Sonically, the synth engine is pretty versatile and can create some unique, impressive sounds, although it takes a little getting used to. The analogue oscillators alone have the warm, characterful quality Dreadbox has become known for, and can do both gritty rasping leads and basses and thick, warm analogue tones with ease. The digital oscillators are handy for adding extra weight and character - in standard waveshape modes they’re good for adding extra thickness, particularly when used as sub-oscillators, while the wavetable modes can add complexity over the more simple analogue waveforms. 

On the wavetable front, Medusa’s stock of wavetables work better when blended into sounds to add a subtle layer of texture than when used as the basis for sounds on their own - they have plenty of character but lack weight and warmth. While it’s a shame not to be able to assign different wavetables to each individual oscillator, the ability to modulate each separately offers enough scope for variety. 

Pads, scale and expression

Along with acting as a 64-step sequencer, Medusa’s pads offer an expressive playing surface with assignable, MPE-like capabilities. Essentially, as well as registering note on/off and velocity, each pad can also track a finger’s directional movement, like a miniature X/Y pad, and aftertouch pressure (labelled the Z axis). These X, Y and Z control messages are linked to pitch and mod wheel and aftertouch inputs, when using Medusa with an external controller, and all three can be assigned to the same list of modulation destinations as the LFOs and envelopes. In practise, this can take some fairly precise configuration in order to get effective results, and works better in some situations than others. The X and Y axes require pressure to register, so it’s difficult to control modulation using these without triggering Z. With a little experimentation, it’s possible to achieve some interesting results though. Future updates will also allow Medusa to act as an MPE-style controller for external gear and plugins. Medusa also offers an extensive collection of preset scales for use when playing the pads in Notes mode, making it easy to experiment with ideas.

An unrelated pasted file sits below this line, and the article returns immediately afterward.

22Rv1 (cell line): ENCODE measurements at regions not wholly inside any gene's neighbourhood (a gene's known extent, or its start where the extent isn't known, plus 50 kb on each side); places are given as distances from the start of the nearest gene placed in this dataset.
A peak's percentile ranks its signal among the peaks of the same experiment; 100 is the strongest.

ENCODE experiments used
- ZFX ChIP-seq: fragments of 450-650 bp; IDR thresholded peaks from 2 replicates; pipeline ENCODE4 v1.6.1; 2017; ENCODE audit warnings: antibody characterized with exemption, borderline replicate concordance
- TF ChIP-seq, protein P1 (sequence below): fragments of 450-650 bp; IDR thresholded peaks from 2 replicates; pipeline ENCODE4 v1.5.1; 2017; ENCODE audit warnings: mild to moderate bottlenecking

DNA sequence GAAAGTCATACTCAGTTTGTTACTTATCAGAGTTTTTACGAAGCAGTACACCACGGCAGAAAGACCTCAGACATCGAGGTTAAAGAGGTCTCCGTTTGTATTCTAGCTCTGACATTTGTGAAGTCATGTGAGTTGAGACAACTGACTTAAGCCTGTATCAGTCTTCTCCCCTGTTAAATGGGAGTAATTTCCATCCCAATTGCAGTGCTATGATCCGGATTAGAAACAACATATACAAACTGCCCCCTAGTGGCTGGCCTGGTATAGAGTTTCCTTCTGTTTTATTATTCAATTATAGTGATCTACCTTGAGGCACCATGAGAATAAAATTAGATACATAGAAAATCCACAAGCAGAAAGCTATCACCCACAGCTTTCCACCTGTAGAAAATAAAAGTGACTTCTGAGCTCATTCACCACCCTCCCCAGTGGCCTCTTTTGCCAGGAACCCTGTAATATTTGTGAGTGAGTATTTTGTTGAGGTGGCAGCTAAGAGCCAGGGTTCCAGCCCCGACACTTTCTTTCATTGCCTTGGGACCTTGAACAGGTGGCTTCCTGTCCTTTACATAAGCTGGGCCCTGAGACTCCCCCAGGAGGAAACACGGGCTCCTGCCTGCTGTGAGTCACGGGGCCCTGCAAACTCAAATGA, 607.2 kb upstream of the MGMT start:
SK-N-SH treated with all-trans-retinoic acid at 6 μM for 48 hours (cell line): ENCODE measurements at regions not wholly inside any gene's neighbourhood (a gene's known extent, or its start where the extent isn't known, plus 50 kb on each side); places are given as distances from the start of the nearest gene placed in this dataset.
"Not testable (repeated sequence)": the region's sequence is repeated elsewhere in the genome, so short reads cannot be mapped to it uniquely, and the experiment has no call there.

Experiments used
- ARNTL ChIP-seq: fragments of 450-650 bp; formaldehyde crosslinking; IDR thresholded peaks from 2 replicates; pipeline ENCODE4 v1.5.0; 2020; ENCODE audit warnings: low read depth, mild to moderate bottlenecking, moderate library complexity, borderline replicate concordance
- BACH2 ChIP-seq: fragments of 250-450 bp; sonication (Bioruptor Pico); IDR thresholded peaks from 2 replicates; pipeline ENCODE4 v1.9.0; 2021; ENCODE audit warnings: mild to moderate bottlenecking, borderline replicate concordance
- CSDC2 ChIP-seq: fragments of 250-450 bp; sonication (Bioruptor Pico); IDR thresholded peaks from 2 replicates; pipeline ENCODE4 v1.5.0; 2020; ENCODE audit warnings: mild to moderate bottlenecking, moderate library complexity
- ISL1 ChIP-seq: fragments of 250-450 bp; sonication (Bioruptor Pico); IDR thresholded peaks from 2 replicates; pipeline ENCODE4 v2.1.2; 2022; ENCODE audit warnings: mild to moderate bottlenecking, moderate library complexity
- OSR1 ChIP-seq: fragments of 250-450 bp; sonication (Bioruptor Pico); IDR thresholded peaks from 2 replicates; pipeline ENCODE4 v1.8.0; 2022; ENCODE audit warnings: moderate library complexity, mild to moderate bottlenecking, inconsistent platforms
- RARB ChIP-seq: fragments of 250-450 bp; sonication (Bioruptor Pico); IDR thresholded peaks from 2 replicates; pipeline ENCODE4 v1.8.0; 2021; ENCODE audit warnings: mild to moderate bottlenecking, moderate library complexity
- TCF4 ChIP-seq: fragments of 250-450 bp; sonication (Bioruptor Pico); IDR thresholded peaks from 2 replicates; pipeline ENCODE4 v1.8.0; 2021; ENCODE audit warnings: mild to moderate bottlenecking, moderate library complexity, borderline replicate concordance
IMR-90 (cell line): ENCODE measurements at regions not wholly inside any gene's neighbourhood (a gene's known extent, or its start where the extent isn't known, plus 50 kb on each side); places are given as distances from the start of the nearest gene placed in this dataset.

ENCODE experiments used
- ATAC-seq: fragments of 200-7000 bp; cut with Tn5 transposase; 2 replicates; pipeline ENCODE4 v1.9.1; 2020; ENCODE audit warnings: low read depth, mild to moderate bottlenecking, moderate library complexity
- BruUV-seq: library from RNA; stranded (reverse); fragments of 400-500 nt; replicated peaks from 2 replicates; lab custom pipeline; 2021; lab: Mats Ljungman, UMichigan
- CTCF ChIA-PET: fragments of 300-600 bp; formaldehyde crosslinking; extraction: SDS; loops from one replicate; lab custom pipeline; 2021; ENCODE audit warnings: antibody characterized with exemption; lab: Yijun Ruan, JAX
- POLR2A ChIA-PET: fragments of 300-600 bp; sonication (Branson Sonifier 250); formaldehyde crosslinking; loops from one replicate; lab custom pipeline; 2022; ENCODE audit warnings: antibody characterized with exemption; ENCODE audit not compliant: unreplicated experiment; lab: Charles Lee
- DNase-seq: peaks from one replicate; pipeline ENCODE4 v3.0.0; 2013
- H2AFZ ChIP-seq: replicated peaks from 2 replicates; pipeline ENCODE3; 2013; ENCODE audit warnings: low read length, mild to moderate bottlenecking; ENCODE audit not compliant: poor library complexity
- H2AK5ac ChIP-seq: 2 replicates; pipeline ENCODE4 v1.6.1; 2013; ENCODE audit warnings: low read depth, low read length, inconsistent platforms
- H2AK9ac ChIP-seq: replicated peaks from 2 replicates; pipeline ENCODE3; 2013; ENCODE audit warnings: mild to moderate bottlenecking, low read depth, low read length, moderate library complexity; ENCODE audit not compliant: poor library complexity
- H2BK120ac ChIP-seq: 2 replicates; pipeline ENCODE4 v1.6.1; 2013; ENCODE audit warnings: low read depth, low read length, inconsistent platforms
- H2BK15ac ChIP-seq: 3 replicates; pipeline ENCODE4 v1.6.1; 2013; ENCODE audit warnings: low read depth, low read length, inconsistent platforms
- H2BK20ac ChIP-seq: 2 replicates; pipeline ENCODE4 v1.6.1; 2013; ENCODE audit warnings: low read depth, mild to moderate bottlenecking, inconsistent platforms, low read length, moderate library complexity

The filter sounds great in all modes, although the resonance ramps up into harsh levels quickly - subtlety is required when dialling it in. The same can be said for the oscillator frequency and filter modulation: great for adding a gritty, inharmonic quality to sounds, but best used with a light touch. These inharmonic elements, paired with the plentiful modulation options, mean that Medusa excels at evolving ambient sounds and synth tones that walk a fine line between melody and atonality - basically Boards Of Canada fans will love it!